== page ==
- Second, while the main lift in average savings occurred when the suggested rate was increased from six to seven percent, all of the higher suggested rates produced better average saving levels when compared to the six percent rate.
- Third, suggesting higher rates led to meaningful improvements in the financial security of plan participants. The researchers calculated that, for an employee with an annual salary of $70,000, the incremental benefits could produce additional retirement savings of $57,000.4 This translates to more than 8% of additional retirement savings for that same employee over their working career.5
“By testing different retirement plan saving rates that are shown online to individuals, we have evidence to support that employers shouldn’t worry about ‘pushing the envelope’ and suggesting higher levels,” said Richard Mason, head of Behavioral Finance at Voya Financial. “Rather, they should be more concerned about rates that are too low to meet future retirement needs. While there has been significant progress in the adoption of automatic plan features, a natural next step could be for employers to consider substantially increasing the most commonly used default rate today (three percent) in auto-enroll plans. Through additional research, we hope to gain even more evidence of how these types of changes can make a very positive difference for millions of working Americans.”
Voya’s Behavioral Finance Institute for Innovation is a research initiative that merges behavioral science with the speed and scale of the digital world to create large-scale solutions that are designed to help improve individual retirement outcomes. For more information on the Institute and to view the findings from the current working paper or future studies, please visit Voya.com/behavioralfinance.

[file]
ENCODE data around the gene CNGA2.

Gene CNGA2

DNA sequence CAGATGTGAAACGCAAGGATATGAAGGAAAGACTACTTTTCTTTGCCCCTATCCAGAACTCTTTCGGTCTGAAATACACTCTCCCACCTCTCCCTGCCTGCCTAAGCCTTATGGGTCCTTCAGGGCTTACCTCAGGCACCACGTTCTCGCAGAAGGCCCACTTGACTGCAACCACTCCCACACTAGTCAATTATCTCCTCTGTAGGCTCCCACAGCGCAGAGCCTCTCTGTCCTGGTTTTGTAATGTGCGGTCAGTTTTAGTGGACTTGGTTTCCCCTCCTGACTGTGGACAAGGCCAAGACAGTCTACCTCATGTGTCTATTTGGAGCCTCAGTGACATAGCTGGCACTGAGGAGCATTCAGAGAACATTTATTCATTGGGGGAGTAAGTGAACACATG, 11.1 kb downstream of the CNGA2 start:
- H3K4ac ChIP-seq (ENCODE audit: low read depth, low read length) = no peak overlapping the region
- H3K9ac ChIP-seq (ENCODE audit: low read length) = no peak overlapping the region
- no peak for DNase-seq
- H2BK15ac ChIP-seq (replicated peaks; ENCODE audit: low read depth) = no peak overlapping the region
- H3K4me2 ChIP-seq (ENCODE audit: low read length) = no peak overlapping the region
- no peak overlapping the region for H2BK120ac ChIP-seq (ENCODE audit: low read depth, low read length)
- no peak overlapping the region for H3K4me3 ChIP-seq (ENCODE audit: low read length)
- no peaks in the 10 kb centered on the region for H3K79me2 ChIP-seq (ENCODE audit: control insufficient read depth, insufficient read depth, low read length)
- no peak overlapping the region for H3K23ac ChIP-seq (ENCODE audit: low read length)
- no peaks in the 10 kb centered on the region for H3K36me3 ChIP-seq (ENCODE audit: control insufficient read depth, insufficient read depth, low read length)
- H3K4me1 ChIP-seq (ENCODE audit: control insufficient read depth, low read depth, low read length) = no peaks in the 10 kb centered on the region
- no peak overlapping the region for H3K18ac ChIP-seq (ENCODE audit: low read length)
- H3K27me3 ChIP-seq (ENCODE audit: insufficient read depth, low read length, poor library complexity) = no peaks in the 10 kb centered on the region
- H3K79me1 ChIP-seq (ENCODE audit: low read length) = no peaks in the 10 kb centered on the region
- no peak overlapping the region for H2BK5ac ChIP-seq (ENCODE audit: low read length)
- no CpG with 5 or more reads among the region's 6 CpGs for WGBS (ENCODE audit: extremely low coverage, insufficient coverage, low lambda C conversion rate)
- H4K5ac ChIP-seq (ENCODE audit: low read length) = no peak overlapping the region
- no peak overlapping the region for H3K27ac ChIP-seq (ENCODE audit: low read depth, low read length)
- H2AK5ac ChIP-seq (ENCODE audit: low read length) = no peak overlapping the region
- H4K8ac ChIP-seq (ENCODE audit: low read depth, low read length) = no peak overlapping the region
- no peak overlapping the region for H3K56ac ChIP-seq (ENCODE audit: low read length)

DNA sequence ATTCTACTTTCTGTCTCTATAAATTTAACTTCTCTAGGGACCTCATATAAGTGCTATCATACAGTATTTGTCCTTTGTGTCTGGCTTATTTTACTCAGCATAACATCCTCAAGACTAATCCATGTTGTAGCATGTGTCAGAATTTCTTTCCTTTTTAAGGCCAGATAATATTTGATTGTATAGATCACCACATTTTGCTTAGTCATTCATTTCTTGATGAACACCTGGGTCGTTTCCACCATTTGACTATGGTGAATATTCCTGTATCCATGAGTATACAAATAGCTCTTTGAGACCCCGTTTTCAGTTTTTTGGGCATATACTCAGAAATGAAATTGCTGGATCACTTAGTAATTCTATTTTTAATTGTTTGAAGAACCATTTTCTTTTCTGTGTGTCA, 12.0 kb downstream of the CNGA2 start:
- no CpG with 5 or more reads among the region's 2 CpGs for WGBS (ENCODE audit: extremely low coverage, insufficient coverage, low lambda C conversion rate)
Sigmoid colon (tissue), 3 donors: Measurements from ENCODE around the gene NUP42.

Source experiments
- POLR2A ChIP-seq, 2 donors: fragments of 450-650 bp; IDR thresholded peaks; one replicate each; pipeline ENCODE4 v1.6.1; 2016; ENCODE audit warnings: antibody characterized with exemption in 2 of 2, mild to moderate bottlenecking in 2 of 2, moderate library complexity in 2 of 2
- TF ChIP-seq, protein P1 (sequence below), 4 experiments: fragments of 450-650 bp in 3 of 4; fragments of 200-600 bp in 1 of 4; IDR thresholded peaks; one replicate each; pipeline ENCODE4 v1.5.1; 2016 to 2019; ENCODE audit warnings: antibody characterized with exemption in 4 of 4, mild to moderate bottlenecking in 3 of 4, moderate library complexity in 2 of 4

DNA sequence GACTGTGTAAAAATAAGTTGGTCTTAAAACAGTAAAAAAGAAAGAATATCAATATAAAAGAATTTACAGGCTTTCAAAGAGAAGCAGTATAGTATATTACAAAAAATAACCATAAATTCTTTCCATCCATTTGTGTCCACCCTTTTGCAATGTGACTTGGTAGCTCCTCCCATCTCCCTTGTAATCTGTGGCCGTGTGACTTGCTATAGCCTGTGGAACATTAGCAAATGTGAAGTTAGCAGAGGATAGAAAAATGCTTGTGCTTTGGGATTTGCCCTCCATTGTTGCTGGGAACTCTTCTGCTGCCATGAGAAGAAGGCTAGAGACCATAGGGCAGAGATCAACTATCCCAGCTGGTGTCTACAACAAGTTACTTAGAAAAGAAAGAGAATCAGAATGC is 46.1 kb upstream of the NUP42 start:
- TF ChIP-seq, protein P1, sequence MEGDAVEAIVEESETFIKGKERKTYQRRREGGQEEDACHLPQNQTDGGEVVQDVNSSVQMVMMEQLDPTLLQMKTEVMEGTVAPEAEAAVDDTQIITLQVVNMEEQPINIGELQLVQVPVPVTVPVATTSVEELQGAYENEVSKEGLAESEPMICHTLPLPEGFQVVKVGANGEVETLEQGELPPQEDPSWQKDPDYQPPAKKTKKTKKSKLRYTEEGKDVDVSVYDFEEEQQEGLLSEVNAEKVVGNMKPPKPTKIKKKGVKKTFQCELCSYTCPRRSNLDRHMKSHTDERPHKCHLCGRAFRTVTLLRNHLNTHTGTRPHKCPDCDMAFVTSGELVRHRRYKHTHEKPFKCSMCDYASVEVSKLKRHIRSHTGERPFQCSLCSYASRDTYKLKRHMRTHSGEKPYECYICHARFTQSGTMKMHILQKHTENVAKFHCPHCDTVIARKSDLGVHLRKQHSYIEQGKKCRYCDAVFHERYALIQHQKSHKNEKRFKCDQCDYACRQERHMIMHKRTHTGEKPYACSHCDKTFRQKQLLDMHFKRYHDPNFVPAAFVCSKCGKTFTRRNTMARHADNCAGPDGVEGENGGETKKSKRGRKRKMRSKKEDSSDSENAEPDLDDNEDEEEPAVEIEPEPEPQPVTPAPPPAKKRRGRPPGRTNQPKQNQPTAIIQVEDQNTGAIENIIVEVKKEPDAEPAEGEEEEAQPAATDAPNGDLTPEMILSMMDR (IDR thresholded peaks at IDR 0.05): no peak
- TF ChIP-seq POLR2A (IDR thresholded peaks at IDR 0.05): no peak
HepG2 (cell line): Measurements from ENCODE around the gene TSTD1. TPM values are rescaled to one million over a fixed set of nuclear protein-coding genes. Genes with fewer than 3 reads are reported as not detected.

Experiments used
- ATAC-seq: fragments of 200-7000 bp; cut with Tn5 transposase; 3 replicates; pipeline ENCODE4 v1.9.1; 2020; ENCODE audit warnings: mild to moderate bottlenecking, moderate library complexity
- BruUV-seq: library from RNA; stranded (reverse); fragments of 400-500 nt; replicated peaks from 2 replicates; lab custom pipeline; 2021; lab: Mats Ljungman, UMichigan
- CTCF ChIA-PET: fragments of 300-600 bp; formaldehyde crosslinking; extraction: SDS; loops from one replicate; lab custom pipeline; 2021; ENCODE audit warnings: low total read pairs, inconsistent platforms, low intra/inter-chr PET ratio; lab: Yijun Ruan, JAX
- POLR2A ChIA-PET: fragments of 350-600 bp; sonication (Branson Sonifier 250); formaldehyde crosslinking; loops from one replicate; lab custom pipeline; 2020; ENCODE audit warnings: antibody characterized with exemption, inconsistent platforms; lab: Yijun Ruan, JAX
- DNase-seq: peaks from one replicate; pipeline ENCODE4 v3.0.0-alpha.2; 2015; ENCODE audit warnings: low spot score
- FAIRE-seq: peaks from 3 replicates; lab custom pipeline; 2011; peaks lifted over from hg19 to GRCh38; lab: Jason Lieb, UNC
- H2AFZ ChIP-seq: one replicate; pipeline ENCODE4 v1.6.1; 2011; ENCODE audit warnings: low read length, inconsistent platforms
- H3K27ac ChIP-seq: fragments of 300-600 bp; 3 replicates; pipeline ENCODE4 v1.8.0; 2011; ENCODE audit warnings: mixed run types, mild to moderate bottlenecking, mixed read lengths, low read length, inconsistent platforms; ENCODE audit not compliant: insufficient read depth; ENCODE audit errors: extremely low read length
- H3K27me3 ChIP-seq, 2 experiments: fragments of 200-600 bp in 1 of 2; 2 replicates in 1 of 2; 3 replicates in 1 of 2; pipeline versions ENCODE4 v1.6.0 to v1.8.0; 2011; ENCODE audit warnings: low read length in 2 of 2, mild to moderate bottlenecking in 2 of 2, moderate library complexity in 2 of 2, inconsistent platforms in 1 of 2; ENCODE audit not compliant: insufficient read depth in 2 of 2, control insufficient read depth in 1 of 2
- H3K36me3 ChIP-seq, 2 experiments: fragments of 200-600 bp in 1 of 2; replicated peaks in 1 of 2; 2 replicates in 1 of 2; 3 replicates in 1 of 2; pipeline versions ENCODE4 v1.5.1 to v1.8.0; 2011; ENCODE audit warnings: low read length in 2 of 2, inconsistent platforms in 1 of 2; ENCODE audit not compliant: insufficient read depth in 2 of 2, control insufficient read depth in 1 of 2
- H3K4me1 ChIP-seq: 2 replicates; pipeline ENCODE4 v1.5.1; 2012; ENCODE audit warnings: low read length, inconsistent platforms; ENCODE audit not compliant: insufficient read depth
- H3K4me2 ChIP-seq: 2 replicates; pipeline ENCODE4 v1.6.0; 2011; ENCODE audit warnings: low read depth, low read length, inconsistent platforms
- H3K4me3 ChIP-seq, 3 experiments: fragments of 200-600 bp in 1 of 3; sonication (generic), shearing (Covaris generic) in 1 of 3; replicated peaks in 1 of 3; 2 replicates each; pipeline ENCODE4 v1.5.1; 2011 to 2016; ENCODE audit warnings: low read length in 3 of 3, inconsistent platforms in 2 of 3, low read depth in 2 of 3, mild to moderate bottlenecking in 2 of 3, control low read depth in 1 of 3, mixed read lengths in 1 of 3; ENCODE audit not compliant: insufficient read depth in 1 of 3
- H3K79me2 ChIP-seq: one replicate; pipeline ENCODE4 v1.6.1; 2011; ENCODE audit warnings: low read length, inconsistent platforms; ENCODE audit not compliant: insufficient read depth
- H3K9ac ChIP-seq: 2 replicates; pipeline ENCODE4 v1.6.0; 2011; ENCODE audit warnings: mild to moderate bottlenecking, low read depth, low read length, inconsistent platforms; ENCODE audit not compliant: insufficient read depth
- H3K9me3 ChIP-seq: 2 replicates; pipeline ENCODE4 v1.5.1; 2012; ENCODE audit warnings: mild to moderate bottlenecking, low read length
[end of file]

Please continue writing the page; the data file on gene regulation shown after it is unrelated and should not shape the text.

1. How Do Consumers Respond When Default Options Push the Envelope? (SSRN # 3050562), by John Beshears of Harvard University and NBER; Shlomo Benartzi of University of California, Los Angeles; Richard T. Mason of City, University of London and Voya Financial; and Katherine L. Milkman of University of Pennsylvania.
2. Voya’s study involved 10,000 employees who visited a workplace retirement plan enrollment website between November 2016 and July 2017. After entering basic personal information, employees were prompted to select a randomly assigned retirement savings contribution rate of 6% (the control group) up to 11%. Researchers waited 60 days after an individual’s website visit before collecting their contribution data.
3.We tested the suggested rate in an opt-in environment. While suggested rates in an opt-in environment are a “soft” default, we predict that our results will also apply to “harder” defaults in auto-enrollment plans, where participants are automatically assigned the default rate unless they actively opt out.
4. Assumes 40 years of saving with a six percent rate of return.
5. Based on an average savings rate increase of .5% of pay from the study’s base rate of 6.11%.